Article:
Everything you need to know about heartburn today to avoid future complications
Heartburn as a sign of gastroesophageal reflux is experienced by 20–40% of the adult population of developed countries. According to international studies, about 161 million people in Europe and the United States suffer from heartburn. This burning sensation behind the sternum, which is familiar to almost everyone. Someone just came to terms with this symptom, but it turns out that if you don’t pay attention to it in time, the complications can be dire. All you need to know about heartburn – in the material of Alexander Kochatkov.Heartburn – a frequent “satellite” of pregnant women – occurs in 25–80% of cases during pregnancy. The frequency and intensity of symptoms depend on the duration of pregnancy, they usually disappear completely after delivery. Heartburn begins to disturb pregnant women from about 20-22 weeks, appearing periodically. From the 30th week about a third of all expectant mothers complains of heartburn and related discomfort, and by the 38th week their number is growing, up to 98%, according to different authors. Heartburn and other signs of gastroesophageal reflux (GERD) increase with age.
The cause of heartburn is the throwing of the acidic contents of the stomach into the esophagus, this phenomenon has a medical name – gastroesophageal reflux, which occurs in almost half of the country’s population. It is difficult to meet an adult who has not experienced this feeling at least once in his life. Reflux can be caused by functional insufficiency of the lower esophageal sphincter (valve – approx. Ed.), Hernia of the esophageal opening of the diaphragm, shortening of the esophagus, etc. These reasons will help establish a doctor.
With GERD, because the sphincter between the stomach and the esophagus does not close tightly, the contents of the stomach are thrown back into the esophagus, which causes a burning sensation. The walls of the stomach are protected from the acidic environment, which is necessary for the digestion of food, and the walls of the esophagus are not ready for such an effect.— Ed.
In addition to the unpleasant sensations, acid, falling from the stomach into the esophagus, causes reflux esophagitis – inflammatory changes in the esophagus against the background of the irritating action of gastric juice. In the absence of proper treatment, severe forms of esophagitis, complicated by bleeding, cicatricial strictures, or the development of gastric metaplasia of the epithelium, Barrett’s esophagus, which can later be transformed into esophageal cancer, can develop.
When symptoms such as heartburn, belching air, burning sensation behind the sternum, which are aggravated after eating, should be addressed to a team of specialists, including a gastroenterologist and a surgeon.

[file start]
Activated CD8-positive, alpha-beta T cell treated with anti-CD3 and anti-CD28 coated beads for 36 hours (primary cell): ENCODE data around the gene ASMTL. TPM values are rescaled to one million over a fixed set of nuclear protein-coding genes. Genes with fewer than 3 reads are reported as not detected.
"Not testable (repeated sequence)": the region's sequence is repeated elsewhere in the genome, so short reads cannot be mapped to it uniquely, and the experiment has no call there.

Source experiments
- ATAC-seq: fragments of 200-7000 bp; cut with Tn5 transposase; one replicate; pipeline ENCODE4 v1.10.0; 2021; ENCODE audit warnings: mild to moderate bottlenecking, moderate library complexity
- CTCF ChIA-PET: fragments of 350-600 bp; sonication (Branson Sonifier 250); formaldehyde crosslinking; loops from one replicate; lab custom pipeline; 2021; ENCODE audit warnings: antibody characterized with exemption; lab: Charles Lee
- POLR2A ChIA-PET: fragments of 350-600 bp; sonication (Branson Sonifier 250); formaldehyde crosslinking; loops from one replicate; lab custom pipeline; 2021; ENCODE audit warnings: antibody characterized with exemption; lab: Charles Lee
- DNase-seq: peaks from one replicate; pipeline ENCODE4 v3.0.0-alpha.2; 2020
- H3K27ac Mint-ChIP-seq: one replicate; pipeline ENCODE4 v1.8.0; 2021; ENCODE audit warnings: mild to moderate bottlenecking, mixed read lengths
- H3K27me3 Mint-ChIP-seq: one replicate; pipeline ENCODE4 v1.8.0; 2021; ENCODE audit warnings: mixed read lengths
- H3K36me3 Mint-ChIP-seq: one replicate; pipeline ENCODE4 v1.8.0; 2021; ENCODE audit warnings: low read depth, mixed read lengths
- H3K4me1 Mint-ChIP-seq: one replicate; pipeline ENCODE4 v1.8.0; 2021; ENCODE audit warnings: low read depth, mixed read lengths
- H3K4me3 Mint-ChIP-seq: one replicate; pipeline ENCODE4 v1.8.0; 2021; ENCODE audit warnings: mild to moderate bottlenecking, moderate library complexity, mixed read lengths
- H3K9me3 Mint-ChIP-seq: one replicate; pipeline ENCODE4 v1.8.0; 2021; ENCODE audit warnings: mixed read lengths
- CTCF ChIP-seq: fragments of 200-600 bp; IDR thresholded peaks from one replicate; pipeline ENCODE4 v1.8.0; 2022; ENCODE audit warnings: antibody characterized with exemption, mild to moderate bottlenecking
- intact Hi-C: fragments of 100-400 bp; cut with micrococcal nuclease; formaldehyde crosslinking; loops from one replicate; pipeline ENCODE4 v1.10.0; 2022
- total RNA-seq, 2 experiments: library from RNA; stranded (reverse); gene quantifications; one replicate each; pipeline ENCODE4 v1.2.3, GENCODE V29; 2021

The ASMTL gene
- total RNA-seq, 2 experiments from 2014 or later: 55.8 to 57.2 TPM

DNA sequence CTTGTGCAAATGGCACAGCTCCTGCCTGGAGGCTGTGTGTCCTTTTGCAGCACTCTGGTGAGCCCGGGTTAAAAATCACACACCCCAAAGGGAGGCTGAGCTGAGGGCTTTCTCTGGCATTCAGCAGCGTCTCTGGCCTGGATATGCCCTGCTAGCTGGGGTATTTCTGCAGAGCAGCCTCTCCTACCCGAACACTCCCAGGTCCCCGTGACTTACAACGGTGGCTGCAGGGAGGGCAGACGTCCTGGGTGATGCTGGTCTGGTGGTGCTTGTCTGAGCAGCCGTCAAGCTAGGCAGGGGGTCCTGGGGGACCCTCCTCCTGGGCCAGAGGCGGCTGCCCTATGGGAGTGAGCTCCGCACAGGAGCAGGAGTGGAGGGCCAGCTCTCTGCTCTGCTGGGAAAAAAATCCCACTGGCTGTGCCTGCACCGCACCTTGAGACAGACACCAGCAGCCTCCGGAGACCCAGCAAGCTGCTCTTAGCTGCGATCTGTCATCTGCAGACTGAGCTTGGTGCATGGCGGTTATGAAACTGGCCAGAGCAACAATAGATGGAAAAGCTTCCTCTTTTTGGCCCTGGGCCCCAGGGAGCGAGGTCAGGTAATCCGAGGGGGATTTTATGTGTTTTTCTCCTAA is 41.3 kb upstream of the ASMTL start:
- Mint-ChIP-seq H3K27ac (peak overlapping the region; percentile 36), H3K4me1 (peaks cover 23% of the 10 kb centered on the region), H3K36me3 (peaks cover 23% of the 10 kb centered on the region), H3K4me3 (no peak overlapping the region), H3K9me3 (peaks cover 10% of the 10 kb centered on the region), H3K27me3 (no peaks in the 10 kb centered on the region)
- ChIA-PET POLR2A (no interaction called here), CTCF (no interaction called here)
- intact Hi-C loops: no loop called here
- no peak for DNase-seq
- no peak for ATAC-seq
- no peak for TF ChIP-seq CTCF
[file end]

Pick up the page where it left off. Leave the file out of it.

In the diagnosis of gastroesophageal reflux are used:
– esophagogastroscopy (FGDS – “swallowing” the probe) to assess the condition of the mucous membrane of the esophagus and stomach, the condition of the cardiac pulp, identify indirect signs of a hernia of the esophageal opening of the diaphragm, – X-ray examination of the esophagus, stomach with barium to detect reflux, hernia of the esophageal opening of the diaphragm and shortening the esophagus, – if necessary, use daily pH-metry (measuring the acidity of the stomach or duodenum using a probe). This allows you to identify and eliminate the causes of reflux and begin treatment.
To eliminate the causes of heartburn, most patients should take antisecretory drugs. The complex of conservative and preventive measures allows to achieve good results in 65-80% of patients with mild to moderate reflux esophagitis. There are patients to whom the most modern schemes of conservative (drug) therapy provide only a short-term effect and do not prevent the development of complications. A large number of studies indicate that remission of the disease is possible only in 70% of patients, provided that lifelong administration of antisecretory drugs and at least 15% of patients require surgical treatment.
Surgical treatment is indicated for:
the failure of conservative therapy;
severe reflux esophagitis;
hernia of the esophageal opening of the diaphragm with reflux esophagitis;
shortening of the esophagus.
The operation of choice in this case is a fundoplication, which consists in creating an extended symmetric cuff from the cardial part, the bottom and the body of the stomach, shaped like a “glass-not-sprinkle”. If necessary, the operation can be supplemented with posterior crurophy, selective proximal vagotomy. These are laparoscopic operations – that is, minimally invasive, which are done through small incisions. They are carried out under general anesthesia.